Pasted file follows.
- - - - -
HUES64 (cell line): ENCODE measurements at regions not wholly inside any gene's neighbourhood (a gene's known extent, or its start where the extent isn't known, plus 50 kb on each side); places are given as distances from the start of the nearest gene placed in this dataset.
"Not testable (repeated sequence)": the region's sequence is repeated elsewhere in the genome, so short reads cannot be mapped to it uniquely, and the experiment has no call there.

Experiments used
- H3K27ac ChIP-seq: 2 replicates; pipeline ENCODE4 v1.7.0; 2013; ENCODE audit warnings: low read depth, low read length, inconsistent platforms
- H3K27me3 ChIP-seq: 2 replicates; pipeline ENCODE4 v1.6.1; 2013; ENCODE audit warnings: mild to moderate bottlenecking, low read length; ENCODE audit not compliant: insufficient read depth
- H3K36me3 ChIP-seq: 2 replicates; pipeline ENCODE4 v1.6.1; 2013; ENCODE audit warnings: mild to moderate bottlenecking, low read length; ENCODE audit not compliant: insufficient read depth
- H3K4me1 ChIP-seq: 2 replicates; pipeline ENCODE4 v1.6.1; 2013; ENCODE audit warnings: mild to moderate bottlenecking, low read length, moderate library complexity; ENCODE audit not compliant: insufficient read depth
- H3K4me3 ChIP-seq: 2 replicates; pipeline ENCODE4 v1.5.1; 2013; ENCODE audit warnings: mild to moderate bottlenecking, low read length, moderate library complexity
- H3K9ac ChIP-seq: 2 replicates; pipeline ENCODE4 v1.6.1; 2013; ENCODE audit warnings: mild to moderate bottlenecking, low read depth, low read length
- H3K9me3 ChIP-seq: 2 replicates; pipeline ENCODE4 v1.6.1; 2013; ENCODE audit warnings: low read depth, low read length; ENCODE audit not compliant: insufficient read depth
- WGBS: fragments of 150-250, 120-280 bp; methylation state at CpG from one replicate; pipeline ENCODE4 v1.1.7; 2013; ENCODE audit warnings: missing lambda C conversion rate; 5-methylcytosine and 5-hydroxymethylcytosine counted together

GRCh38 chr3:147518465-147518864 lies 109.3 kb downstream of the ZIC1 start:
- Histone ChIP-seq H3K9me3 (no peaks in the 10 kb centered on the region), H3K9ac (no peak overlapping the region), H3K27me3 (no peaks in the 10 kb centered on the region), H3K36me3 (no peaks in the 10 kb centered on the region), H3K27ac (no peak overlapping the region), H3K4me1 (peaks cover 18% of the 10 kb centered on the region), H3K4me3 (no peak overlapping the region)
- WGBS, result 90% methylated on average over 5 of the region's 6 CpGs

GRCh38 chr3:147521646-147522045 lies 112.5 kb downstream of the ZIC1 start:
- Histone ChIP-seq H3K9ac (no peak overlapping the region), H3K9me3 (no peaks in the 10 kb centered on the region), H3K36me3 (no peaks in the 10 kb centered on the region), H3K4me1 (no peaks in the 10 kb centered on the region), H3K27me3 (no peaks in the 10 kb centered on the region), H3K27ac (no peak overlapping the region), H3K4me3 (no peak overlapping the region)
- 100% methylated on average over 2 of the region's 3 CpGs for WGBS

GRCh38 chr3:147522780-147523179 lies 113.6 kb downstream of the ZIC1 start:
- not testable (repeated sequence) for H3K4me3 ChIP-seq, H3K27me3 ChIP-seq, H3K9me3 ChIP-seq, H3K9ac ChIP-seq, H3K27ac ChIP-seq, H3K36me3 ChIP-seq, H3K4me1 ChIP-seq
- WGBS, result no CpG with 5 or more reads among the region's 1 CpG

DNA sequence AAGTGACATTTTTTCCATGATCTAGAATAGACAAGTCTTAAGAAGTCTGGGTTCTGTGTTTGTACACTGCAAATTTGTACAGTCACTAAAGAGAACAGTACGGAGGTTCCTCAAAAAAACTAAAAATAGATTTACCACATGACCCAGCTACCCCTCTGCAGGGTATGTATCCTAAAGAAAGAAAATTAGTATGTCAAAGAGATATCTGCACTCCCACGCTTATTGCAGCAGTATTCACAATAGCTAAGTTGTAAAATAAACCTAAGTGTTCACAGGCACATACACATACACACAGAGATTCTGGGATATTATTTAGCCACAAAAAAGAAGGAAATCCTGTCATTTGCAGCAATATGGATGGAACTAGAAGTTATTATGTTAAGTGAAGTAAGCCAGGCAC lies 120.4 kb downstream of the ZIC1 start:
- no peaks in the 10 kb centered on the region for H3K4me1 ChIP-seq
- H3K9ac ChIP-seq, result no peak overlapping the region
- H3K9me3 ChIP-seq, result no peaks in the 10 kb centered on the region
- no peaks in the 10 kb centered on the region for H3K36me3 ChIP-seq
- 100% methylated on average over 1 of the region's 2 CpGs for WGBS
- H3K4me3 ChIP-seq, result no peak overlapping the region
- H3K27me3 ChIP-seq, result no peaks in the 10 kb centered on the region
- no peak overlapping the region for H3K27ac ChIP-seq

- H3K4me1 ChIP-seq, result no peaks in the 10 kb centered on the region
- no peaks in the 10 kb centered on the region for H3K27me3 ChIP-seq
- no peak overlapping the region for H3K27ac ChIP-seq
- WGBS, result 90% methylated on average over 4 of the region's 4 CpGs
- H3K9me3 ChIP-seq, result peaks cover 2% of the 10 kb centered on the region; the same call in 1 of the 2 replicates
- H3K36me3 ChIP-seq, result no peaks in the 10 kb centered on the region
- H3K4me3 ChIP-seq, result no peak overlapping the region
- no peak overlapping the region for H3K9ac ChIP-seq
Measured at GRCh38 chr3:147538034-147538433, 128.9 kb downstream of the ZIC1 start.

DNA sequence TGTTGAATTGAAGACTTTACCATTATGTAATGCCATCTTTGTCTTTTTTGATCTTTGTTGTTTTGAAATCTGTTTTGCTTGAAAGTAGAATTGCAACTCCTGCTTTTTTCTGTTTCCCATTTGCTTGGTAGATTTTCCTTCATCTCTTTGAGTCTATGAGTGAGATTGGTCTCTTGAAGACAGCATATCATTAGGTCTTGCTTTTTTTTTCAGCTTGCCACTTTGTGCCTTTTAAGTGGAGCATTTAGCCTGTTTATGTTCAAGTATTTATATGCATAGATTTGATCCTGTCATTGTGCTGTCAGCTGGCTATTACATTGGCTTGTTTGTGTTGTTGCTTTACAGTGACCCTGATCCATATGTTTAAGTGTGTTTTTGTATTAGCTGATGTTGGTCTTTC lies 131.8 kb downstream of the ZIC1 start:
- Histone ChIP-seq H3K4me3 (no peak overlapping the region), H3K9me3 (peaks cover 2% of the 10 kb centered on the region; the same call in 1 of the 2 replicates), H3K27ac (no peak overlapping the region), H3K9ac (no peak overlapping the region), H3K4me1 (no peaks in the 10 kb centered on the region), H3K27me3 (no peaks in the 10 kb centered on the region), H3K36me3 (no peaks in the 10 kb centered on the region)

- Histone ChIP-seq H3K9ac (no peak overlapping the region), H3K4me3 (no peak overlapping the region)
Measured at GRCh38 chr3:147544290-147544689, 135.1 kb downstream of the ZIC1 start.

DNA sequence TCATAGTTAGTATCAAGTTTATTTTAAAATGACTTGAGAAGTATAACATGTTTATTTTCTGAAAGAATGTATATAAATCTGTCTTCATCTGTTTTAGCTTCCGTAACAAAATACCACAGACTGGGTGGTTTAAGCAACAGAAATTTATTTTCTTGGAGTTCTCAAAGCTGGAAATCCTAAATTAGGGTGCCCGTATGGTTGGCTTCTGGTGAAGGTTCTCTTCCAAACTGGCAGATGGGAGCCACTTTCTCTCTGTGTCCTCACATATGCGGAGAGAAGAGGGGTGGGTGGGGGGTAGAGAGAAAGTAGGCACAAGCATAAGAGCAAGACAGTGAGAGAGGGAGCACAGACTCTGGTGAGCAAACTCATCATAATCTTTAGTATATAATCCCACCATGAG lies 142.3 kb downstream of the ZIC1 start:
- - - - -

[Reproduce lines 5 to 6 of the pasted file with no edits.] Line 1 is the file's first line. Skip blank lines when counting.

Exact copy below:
- H3K27me3 ChIP-seq: 2 replicates; pipeline ENCODE4 v1.6.1; 2013; ENCODE audit warnings: mild to moderate bottlenecking, low read length; ENCODE audit not compliant: insufficient read depth
- H3K36me3 ChIP-seq: 2 replicates; pipeline ENCODE4 v1.6.1; 2013; ENCODE audit warnings: mild to moderate bottlenecking, low read length; ENCODE audit not compliant: insufficient read depth